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Most NC school districts inch up in enrollment, while charter growth keeps booming

Students file out of South Mecklenburg High School during a recent dismissal.
Ann Doss Helms
Students file out of South Mecklenburg High School during a recent dismissal.

Most North Carolina school districts grew slightly this year, but few are back to pre-pandemic enrollment.

A new state tally for the first month of school shows most of the growth came in charter schools. That’s a trend that predates the pandemic, as the state has steadily authorized more charter schools and expanded existing ones.

Charter schools are publicly-funded schools that report to nonprofit boards, rather than elected school boards. The state currently has 216 charter and lab schools (which are affiliated with colleges and universities) serving about 140,000 students. That’s up more than 6% in one year and 19% since before the pandemic, according to a spreadsheet compiled by Education NC.

Many school districts saw enrollment levels off before the pandemic, and drop sharply when COVID-19 disrupted classes. Cabarrus and Stanly county schools are among only nine districts that are more than 1% above 2019 enrollment.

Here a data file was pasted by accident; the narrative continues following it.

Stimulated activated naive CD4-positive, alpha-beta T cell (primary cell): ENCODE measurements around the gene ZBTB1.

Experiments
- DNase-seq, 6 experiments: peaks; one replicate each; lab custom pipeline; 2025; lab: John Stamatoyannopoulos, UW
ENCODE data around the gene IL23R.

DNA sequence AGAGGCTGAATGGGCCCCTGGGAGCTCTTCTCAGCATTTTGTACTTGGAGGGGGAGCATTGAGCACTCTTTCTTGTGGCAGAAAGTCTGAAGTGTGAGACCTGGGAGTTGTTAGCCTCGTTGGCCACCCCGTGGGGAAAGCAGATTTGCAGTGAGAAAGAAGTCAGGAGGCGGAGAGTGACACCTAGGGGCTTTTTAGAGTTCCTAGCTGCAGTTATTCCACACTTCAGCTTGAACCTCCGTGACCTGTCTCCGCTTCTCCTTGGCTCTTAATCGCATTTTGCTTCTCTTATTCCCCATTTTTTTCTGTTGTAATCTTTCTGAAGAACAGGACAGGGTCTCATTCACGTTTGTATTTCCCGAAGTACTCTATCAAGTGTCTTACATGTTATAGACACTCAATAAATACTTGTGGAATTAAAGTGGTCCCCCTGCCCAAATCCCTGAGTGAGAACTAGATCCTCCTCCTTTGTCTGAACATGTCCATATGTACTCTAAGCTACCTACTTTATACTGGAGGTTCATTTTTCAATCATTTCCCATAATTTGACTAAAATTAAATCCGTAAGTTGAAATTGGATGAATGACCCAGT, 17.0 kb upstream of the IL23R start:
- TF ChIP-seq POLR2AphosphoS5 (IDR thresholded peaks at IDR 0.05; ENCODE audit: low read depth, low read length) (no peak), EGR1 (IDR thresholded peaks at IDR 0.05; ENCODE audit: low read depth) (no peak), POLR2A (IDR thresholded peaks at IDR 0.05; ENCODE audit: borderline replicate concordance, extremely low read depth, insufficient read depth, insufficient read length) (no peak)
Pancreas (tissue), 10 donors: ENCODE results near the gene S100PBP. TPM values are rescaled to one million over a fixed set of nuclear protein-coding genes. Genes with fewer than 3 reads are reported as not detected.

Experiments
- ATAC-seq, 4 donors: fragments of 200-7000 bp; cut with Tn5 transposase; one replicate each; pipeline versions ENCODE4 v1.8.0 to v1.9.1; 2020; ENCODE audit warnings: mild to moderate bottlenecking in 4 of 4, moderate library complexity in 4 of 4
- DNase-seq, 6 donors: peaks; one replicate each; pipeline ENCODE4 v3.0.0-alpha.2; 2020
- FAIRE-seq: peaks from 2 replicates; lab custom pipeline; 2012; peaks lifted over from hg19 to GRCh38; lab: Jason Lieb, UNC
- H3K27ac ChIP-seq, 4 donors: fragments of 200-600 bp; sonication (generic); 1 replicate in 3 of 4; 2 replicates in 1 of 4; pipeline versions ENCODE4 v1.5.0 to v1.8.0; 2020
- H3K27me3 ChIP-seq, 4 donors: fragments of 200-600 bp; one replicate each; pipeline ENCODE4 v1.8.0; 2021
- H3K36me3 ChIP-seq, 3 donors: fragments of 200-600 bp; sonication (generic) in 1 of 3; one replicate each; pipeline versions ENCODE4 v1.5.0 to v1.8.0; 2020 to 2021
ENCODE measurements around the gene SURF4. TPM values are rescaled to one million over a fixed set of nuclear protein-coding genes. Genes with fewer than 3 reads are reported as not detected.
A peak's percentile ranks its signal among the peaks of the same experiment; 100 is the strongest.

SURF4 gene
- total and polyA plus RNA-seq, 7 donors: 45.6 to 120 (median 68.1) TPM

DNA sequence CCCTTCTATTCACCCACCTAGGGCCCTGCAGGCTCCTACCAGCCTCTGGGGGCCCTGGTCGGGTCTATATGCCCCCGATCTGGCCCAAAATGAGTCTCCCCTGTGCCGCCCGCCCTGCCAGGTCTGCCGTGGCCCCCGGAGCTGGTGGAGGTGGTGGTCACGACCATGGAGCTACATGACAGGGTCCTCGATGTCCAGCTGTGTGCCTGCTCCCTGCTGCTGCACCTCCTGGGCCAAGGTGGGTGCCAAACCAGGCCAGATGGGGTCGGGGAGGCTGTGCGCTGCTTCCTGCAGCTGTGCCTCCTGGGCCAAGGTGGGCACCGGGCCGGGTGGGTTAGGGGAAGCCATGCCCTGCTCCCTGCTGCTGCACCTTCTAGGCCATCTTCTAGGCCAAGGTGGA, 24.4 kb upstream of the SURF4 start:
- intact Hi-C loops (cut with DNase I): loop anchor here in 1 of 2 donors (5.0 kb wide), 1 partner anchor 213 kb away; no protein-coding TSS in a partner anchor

Union County, Iredell-Statesville, Lincoln County and Kannapolis are among 13 districts that are essentially back to pre-pandemic enrollment, falling within 1% of 2019.

Others are still down significantly, including Charlotte-Mecklenburg, Gaston, Rowan-Salisbury and Anson county schools, which are all at least 4% below 2019 enrollment.

Enrollment affects how many teachers the state pays for, how crowded classrooms are and where districts build new schools. The state did not cut staffing because of enrollment loss during the pandemic, but ongoing shortfalls could lead to lost jobs. And districts must pass along a per-pupil share of county education funding for each local student attending charter schools.

The number of students enrolled in any given school or district changes constantly. The state tracks monthly averages, as well as a snapshot of enrollment on the final day of each month. The tally at the end of the first month is generally considered the official enrollment for a school year.

CMS, for instance, reported an end-of-month tally of 141,219. Its first-month daily average was just under 140,000, second only to Wake County with about 156,100. Union, Cabarrus and Gaston counties are in the top 10.

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Ann Doss Helms has covered education in the Charlotte area for over 20 years, first at The Charlotte Observer and then at WFAE. Reach her at ahelms@wfae.org or 704-926-3859.